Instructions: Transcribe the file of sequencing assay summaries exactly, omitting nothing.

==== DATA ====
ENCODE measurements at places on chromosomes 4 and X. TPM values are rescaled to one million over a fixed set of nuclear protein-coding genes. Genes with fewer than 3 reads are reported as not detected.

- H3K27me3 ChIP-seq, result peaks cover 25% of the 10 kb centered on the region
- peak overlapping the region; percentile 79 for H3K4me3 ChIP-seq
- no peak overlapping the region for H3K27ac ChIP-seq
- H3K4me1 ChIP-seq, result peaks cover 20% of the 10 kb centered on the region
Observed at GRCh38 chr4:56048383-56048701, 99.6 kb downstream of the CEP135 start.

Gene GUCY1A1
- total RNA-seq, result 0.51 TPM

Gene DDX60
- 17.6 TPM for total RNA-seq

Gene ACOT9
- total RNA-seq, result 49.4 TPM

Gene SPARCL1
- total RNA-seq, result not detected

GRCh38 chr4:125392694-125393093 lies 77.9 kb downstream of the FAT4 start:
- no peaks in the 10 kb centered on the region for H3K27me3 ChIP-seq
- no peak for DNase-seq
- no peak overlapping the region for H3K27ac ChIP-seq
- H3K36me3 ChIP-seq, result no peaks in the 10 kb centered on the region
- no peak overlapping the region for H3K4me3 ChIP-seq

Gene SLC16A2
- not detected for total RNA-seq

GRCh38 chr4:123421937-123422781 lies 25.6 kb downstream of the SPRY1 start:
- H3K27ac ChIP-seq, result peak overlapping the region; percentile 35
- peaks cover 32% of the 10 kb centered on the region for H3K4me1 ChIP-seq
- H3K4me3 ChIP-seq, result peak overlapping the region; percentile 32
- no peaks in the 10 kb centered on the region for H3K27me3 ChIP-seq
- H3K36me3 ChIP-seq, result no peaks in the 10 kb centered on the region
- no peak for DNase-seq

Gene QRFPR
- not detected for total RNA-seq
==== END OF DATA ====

ENCODE measurements at places on chromosomes 4 and X. TPM values are rescaled to one million over a fixed set of nuclear protein-coding genes. Genes with fewer than 3 reads are reported as not detected.

- H3K27me3 ChIP-seq, result peaks cover 25% of the 10 kb centered on the region
- peak overlapping the region; percentile 79 for H3K4me3 ChIP-seq
- no peak overlapping the region for H3K27ac ChIP-seq
- H3K4me1 ChIP-seq, result peaks cover 20% of the 10 kb centered on the region
Observed at GRCh38 chr4:56048383-56048701, 99.6 kb downstream of the CEP135 start.

Gene GUCY1A1
- total RNA-seq, result 0.51 TPM

Gene DDX60
- 17.6 TPM for total RNA-seq

Gene ACOT9
- total RNA-seq, result 49.4 TPM

Gene SPARCL1
- total RNA-seq, result not detected

GRCh38 chr4:125392694-125393093 lies 77.9 kb downstream of the FAT4 start:
- no peaks in the 10 kb centered on the region for H3K27me3 ChIP-seq
- no peak for DNase-seq
- no peak overlapping the region for H3K27ac ChIP-seq
- H3K36me3 ChIP-seq, result no peaks in the 10 kb centered on the region
- no peak overlapping the region for H3K4me3 ChIP-seq

Gene SLC16A2
- not detected for total RNA-seq

GRCh38 chr4:123421937-123422781 lies 25.6 kb downstream of the SPRY1 start:
- H3K27ac ChIP-seq, result peak overlapping the region; percentile 35
- peaks cover 32% of the 10 kb centered on the region for H3K4me1 ChIP-seq
- H3K4me3 ChIP-seq, result peak overlapping the region; percentile 32
- no peaks in the 10 kb centered on the region for H3K27me3 ChIP-seq
- H3K36me3 ChIP-seq, result no peaks in the 10 kb centered on the region
- no peak for DNase-seq

Gene QRFPR
- not detected for total RNA-seq